The cloud’s umbrella of titles and roles grows as industry takes world by storm

The cloud—a term that surfaced in IT circles in the late nineties—has taken the world by force. Gradually, companies in every industry are moving to the cloud with motives of saving money, scaling more easily and increasing efficiency. The immensely growing cloud promises many career opportunities to arise as the technology matures.

According to Forbes, it was measured in 2009 that revenue for cloud services was near $60 billion. By last year, it is estimated that revenue topped $2.6 trillion. In regard to cloud career possibilities, David Foote of Foote Partners, a Florida-based IT analysis and forecasting firm, said positions within cloud computing are so fresh and undeveloped that they have yet to be clearly defined.

The technology is still being settled, so a challenge for many companies is to define the skills necessary for fully utilizing all the cloud has to offer. Foote told CIO, this has resulted in confusion in the job market over what a cloud title really is.

“Cloud is blowing out into a very inclusive definition,” explained Foote. “Now things that have never been included in what would be considered a cloud role or job are being added to the growing list of cloud jobs.”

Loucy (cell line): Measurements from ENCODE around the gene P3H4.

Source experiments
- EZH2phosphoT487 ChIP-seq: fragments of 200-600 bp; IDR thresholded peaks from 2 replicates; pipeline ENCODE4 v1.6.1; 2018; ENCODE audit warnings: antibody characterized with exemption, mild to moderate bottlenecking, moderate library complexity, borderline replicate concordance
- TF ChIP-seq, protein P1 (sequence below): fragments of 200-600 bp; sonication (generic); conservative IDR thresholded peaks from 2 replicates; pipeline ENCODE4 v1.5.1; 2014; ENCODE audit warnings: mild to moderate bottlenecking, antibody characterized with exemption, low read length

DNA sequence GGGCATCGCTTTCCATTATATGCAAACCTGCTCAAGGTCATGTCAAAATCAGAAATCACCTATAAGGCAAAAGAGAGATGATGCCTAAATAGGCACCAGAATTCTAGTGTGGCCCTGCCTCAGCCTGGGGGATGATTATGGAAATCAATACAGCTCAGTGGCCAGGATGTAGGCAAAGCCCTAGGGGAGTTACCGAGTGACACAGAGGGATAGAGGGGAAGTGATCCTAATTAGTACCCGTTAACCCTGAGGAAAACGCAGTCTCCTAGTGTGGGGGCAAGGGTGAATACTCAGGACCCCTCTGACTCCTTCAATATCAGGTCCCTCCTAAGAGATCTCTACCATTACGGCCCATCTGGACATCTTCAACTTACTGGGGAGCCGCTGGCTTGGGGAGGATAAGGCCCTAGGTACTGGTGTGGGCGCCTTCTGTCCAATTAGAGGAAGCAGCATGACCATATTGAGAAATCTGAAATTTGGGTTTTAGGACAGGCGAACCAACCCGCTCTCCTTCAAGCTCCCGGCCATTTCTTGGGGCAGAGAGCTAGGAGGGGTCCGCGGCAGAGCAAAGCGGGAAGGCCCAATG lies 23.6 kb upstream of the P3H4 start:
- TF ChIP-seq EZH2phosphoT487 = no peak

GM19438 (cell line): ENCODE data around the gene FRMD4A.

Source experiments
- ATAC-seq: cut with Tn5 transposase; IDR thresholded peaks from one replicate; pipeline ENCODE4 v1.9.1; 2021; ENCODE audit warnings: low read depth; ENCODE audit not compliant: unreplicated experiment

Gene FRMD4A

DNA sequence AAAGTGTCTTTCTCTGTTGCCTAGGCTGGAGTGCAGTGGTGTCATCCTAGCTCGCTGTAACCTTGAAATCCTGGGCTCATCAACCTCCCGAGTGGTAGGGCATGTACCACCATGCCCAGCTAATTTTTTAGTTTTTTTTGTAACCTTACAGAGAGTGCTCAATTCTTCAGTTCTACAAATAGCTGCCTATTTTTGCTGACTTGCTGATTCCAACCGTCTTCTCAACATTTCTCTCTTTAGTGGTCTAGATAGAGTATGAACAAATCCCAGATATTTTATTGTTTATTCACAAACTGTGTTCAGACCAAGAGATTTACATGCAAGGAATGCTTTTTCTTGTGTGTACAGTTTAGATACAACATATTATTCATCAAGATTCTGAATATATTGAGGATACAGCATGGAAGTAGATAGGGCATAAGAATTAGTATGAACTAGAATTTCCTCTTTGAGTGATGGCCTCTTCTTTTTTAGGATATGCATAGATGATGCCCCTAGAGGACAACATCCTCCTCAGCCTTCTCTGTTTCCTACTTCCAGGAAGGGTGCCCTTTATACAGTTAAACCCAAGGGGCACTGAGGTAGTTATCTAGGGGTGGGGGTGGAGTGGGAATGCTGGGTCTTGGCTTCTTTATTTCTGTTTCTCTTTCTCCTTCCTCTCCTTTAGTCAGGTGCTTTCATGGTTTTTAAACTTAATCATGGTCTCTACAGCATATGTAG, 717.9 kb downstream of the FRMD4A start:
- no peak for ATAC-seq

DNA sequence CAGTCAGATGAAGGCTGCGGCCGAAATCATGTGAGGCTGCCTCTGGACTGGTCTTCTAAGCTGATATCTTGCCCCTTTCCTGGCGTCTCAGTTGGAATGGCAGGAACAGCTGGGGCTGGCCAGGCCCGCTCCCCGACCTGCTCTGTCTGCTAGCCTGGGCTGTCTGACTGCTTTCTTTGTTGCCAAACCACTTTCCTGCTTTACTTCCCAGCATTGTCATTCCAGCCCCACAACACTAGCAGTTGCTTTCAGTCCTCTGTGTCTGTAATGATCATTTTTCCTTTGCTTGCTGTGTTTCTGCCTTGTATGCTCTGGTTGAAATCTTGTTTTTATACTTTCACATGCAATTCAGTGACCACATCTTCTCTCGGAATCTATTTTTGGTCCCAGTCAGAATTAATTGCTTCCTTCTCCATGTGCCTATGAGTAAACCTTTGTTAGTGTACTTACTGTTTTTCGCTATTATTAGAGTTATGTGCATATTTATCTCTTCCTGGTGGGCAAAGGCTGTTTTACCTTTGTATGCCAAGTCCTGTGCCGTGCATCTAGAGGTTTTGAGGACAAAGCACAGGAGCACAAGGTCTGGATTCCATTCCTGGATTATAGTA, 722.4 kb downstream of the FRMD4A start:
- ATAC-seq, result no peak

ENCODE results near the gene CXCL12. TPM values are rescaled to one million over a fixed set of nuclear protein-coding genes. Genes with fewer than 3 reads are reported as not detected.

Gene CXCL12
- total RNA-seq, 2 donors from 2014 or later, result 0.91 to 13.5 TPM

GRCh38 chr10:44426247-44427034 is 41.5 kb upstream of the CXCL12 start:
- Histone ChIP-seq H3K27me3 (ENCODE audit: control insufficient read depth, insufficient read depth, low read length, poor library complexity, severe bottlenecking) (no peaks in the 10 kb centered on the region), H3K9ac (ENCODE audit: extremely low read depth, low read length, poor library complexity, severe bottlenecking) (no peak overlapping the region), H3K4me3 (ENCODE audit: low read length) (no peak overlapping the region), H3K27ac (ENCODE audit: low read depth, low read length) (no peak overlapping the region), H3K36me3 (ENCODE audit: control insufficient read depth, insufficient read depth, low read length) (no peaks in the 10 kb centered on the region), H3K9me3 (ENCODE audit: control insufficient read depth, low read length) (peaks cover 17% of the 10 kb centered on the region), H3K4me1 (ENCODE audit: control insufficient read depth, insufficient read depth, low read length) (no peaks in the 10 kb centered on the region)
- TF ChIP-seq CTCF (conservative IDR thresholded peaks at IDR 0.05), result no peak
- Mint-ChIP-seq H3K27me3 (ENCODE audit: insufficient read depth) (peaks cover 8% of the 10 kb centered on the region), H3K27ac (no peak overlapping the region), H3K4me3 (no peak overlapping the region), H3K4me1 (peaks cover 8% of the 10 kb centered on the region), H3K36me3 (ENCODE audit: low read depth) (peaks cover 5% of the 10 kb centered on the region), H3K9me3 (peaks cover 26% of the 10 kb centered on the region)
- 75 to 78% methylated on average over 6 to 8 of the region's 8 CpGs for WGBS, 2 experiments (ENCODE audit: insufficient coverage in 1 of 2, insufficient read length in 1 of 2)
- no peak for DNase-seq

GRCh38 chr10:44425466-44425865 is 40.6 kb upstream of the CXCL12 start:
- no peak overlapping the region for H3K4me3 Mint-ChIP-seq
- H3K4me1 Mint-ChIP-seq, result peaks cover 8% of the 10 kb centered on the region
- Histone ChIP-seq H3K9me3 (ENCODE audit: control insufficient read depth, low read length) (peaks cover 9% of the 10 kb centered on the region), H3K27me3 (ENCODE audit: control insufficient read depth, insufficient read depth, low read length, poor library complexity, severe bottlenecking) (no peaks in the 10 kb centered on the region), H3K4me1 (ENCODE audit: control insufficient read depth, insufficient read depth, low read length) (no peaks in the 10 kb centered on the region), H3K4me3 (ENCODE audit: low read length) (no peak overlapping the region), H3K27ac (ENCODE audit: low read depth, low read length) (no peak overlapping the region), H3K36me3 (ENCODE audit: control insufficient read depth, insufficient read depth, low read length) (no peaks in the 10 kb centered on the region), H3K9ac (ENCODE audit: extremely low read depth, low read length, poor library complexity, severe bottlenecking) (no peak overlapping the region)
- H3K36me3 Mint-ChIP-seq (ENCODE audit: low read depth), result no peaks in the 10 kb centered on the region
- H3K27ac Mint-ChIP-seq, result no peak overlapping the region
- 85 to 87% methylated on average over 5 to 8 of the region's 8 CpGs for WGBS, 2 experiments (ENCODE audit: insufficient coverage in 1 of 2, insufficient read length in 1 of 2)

Traditionally, cloud titles have included engineers, analysts, architects, and some developer and administrator jobs. Now, there are cloud versions of broadly defined skills, including Linus, XML, and Python, that can all be applied to new and developing cloud roles.

But what’s in a name, anyway? Foote explained that the cloud market is in flux and there hasn’t yet been a set of skills that can be called cloud skills. Further, he noted that one of the biggest challenges of not having defined terms and skillsets is from a human capital perspective. Companies may not know to which roles to delegate responsibilities, or what they should be paying their people.

In regard to the future of Cloud Computing careers, Foote concluded, “That cloud training is essentially cross-training. Taking people with skills in different areas of infrastructure, development, architecture, networking, server configuration or administration and then adding a set of skills into those people to make them a different flavor of the specialist that they once were.”

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